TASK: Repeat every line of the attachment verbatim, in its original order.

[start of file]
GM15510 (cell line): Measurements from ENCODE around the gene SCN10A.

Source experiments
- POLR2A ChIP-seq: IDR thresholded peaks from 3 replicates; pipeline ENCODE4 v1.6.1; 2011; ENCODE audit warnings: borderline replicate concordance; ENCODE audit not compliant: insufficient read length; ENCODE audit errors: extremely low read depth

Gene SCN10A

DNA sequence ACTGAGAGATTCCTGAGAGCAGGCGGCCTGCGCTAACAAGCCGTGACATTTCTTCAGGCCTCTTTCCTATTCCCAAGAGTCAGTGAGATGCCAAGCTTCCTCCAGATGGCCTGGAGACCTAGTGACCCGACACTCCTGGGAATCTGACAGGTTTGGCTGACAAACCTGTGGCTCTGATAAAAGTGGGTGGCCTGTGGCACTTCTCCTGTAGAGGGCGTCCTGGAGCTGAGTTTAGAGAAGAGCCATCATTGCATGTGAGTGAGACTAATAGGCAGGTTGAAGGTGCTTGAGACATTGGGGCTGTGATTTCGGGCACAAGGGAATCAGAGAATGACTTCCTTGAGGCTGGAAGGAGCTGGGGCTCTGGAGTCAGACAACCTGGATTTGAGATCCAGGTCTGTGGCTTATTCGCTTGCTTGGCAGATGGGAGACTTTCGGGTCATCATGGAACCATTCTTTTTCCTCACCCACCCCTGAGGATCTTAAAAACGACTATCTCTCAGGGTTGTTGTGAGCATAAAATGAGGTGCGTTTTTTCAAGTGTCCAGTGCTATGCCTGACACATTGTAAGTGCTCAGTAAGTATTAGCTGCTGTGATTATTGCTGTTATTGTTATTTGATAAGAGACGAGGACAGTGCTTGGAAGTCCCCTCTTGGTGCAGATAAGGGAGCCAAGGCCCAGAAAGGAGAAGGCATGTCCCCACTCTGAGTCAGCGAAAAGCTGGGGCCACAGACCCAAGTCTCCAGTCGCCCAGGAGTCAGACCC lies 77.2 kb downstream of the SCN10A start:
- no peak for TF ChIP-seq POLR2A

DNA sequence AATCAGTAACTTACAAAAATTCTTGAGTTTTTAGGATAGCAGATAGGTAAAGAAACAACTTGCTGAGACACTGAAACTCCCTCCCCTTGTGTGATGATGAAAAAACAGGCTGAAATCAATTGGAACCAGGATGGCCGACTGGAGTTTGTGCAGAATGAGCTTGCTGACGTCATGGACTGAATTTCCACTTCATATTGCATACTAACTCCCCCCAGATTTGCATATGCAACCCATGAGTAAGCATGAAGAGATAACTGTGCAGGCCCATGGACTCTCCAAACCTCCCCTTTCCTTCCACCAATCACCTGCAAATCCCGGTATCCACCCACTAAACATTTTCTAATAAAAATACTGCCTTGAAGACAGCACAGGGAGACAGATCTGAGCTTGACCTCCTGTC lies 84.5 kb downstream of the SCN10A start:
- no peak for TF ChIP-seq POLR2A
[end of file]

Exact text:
GM15510 (cell line): Measurements from ENCODE around the gene SCN10A.

Source experiments
- POLR2A ChIP-seq: IDR thresholded peaks from 3 replicates; pipeline ENCODE4 v1.6.1; 2011; ENCODE audit warnings: borderline replicate concordance; ENCODE audit not compliant: insufficient read length; ENCODE audit errors: extremely low read depth

Gene SCN10A

DNA sequence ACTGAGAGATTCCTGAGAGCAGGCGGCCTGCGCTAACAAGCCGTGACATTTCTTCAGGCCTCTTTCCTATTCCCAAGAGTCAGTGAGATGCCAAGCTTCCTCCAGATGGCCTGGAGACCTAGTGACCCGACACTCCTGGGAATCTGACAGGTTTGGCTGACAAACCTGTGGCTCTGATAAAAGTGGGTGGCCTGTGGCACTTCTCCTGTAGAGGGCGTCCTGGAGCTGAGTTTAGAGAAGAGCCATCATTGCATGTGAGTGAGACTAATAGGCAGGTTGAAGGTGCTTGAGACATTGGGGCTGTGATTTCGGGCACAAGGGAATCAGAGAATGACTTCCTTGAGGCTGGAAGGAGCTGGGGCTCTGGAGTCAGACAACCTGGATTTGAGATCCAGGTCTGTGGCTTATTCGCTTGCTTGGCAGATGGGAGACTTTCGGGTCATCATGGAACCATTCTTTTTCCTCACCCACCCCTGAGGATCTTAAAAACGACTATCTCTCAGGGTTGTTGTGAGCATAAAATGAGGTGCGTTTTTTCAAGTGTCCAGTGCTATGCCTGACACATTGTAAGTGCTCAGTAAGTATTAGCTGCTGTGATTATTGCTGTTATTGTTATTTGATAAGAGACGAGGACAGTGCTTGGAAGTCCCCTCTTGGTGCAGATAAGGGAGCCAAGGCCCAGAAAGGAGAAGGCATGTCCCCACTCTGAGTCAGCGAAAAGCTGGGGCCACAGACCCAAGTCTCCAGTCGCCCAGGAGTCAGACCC lies 77.2 kb downstream of the SCN10A start:
- no peak for TF ChIP-seq POLR2A

DNA sequence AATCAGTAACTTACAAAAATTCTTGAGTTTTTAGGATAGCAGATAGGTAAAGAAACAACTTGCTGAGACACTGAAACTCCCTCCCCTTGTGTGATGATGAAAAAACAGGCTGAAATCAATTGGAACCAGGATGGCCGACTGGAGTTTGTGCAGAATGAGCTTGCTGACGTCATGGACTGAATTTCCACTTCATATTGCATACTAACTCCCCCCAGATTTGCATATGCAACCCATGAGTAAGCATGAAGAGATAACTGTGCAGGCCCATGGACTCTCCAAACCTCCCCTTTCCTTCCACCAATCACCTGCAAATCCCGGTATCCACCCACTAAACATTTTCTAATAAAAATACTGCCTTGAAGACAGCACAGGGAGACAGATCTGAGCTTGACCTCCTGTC lies 84.5 kb downstream of the SCN10A start:
- no peak for TF ChIP-seq POLR2A